Wednesday, Dec. 19, 2012 | 2:01 a.m.
I spent the weekend watching my 4-year-old nephew. He went about the usual tasks that occupy little boys with his characteristic energy and bravado: crashing into walls, falling off of chairs and running circles around his tired old aunt. He was a sturdy and indestructible trouper. And yet, I considered him as precious and fragile as a Faberge egg. I thanked God that he lived in Pennsylvania, not Newtown, Conn. Of course, as soon as I did that I felt guilty for such gratitude when others were just beginning to grieve. But I would trade eternities of guilt for one minute of what the Newtown parents are experiencing.
There is nothing that matches, in the ferocity of its pain, the death of a child. Lose a spouse or lover, sibling or mother and you cry. But in those instances, what you are really grieving is the loss of your own relationship. When a child dies, and particularly when the death is violent, the pain comes not only from the loss of your existing joy in their presence. What hurts even more than that — those things I recognized in my nephew like his laughter and boisterous but inquisitive ways — is the loss of potential. In the clear gaze of a little boy you have some idea of infinity; we don’t know what he will become, but we have such glorious hopes for him.
When Adam Lanza murdered 20 innocent babies last week, he destroyed families and futures. He did it with bullets; his mind was unhinged, and we will now all talk about gun control and mental health laws. These are discussions we should be having, should have been having all along, and those endless fights about the Second Amendment and the rights of the mentally diseased need to become more than just empty slogans.
Assault weapons should be banned; no private citizen needs to keep a military-style arsenal in his home regardless of how people will tell you that bans are ineffective. The mentally suspect should not be roaming the streets simply because we don’t want to infringe on their ACLU-fabricated right to pose a public danger. The homeless man who attacked me last month should have been in either a hospital bed or a jail cell, not loitering on the streets. Gun-control advocates need to sit down with NRA lobbyists and figure out how to guarantee that another massacre like the one in Newtown won’t happen again, without depriving law-abiding citizens of the right to own a gun.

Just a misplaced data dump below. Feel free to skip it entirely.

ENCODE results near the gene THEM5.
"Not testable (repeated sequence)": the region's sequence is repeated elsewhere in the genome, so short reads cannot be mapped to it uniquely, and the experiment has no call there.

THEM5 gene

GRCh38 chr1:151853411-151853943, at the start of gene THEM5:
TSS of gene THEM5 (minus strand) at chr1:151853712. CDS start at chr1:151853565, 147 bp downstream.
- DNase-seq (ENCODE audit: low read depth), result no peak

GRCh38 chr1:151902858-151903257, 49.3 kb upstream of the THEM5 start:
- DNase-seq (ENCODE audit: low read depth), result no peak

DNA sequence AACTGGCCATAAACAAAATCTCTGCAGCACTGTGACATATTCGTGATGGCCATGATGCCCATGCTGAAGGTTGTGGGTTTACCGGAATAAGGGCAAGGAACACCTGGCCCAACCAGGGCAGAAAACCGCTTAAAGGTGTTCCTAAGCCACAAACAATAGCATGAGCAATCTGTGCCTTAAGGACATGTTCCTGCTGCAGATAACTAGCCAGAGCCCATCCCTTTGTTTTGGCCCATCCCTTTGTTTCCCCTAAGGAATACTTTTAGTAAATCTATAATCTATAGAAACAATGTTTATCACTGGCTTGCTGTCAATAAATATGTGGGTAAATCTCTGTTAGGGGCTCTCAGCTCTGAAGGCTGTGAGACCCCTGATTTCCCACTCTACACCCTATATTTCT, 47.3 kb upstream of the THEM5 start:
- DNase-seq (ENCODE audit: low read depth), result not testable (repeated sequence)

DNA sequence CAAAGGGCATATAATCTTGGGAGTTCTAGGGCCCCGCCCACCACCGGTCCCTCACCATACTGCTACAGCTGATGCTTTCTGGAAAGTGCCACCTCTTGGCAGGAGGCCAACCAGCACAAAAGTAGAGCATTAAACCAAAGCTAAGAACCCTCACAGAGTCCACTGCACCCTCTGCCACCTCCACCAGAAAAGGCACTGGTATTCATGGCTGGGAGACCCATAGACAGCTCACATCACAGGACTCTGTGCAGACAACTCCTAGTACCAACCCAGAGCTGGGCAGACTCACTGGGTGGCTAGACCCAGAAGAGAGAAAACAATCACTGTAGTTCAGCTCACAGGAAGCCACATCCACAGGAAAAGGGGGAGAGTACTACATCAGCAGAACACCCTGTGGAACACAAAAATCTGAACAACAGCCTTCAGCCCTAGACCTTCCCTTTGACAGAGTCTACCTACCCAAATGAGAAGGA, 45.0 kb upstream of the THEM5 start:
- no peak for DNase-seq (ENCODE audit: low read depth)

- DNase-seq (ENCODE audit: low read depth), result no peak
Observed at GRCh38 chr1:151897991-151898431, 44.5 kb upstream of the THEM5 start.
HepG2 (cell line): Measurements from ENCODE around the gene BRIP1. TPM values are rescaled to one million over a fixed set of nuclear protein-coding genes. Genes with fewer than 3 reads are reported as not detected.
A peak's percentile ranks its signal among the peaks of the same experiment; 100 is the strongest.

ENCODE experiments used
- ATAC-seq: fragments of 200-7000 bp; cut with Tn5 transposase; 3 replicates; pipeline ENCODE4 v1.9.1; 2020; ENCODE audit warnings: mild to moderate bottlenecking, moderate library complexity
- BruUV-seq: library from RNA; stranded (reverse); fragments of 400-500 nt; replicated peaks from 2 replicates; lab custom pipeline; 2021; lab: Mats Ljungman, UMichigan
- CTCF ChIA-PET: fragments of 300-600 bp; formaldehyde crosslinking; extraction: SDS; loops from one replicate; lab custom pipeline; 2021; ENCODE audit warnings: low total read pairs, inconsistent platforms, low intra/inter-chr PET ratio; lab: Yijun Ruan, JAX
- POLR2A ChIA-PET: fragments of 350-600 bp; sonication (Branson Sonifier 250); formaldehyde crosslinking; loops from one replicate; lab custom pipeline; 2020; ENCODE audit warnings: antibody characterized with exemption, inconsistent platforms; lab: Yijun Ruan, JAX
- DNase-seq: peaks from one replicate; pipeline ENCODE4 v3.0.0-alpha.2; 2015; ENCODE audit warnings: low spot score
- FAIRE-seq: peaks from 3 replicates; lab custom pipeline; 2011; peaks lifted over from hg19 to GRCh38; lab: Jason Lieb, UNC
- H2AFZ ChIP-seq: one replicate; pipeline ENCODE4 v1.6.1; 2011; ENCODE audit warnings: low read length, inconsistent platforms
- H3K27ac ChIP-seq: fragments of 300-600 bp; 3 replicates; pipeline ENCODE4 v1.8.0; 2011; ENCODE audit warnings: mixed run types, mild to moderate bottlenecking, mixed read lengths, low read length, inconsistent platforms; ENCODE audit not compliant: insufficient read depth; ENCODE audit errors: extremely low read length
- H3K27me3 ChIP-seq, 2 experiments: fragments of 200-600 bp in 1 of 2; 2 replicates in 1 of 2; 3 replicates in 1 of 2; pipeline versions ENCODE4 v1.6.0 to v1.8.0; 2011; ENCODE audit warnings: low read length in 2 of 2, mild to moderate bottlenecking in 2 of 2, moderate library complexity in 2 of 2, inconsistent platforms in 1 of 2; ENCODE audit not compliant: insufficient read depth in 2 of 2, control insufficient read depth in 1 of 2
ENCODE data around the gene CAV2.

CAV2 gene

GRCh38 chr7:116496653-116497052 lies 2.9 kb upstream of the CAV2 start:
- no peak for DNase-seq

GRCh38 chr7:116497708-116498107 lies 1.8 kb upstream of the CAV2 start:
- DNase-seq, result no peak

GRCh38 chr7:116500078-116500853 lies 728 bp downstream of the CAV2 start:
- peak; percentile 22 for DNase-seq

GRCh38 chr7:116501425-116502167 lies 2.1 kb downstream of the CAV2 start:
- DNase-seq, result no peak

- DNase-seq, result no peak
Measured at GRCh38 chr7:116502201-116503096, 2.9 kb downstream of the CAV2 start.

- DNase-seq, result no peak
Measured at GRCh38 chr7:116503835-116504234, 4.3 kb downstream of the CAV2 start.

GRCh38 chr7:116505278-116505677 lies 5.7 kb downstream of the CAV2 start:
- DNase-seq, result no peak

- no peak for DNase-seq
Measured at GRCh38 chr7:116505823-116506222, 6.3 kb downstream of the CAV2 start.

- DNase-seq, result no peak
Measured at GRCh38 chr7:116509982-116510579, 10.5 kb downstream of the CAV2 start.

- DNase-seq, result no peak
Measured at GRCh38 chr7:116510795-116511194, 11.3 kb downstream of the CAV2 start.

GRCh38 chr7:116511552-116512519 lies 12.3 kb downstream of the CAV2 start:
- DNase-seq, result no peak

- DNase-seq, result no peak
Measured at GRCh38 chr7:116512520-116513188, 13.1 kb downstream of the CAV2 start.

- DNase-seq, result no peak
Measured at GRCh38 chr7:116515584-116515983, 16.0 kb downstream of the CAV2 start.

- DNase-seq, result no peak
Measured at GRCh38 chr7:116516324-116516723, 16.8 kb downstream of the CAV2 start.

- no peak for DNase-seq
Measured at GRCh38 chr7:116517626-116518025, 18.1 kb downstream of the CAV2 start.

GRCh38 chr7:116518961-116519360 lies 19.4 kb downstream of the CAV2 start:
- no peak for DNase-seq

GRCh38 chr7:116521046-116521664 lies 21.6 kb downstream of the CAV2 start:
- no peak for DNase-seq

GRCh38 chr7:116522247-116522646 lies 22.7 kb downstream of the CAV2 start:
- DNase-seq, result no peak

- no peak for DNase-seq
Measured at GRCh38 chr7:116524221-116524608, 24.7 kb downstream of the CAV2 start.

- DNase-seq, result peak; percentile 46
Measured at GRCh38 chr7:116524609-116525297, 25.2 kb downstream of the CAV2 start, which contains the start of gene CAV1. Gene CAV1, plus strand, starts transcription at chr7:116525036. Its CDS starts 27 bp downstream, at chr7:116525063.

Mental health workers, law enforcement and civil rights activists need to pool their resources and come up with a solution to either help or neutralize the Adam Lanzas in our midst.
But this is not just a story of guns and insanity. It is not easily classified as a story about how the NRA has hijacked America or about how the mentally ill have been manipulated by the people who are supposedly fighting for their rights (while ignoring the rights of the general public). It is not the story of an assault weapon ban foolishly allowed to expire, or of the ACLU opposing laws that would make it easier to commit the ill-but-violent.
This is about something sophisticated thinkers like to dismiss as superstition and idiocy, something we used to talk about with serious expressions and intentions and not smirk over at cocktail parties. This is about the existence of evil. Many are afraid to even mention the possibility because it strips from us the ability to be “in control.”
If we admit that there is such a dark thing in this “enlightened” world, we basically are surrendering the capacity to map out our own destinies. Evil is that unplanned intruder that inserts itself unexpectedly into our daily lives and wreaks havoc. We don’t like to think that people can actually be filled with evil because it means we can’t then medicate, or legislate, or educate it out of them.
Lanza may not have been evil, per se, but some part of him was invaded by those dark forces that poets and biblical scholars invoke. His demons, such as they were, simply could not have been a function of an addled mind. The ability to stare a child in the face with cold determination and then execute her is evil, and we would do well to acknowledge its presence in our society. No drug, no law and no amount of tolerance can fully eliminate it from our midst unless and until we regain an understanding of the preciousness of life. As long as we consider life to be disposable from its earliest presence in the womb to its manifestation in those who are no longer considered “useful” because of age or infirmity, we will continue to allow evil to flourish.
I cannot fathom the pain that this evil has caused to those poor Connecticut families. But I have found some comfort in these lines from a man who understood the evanescent beauty of childhood, Hans Christian Andersen:
“Then the child opened its eyes, and looked into the angel’s beautiful face, which beamed with happiness, and at the same moment they were in heaven, where joy and bliss reigned. The child received wings like the other angel, and they flew about together, hand in hand.”
Christine M. Flowers is a lawyer and columnist for the Philadelphia Daily News.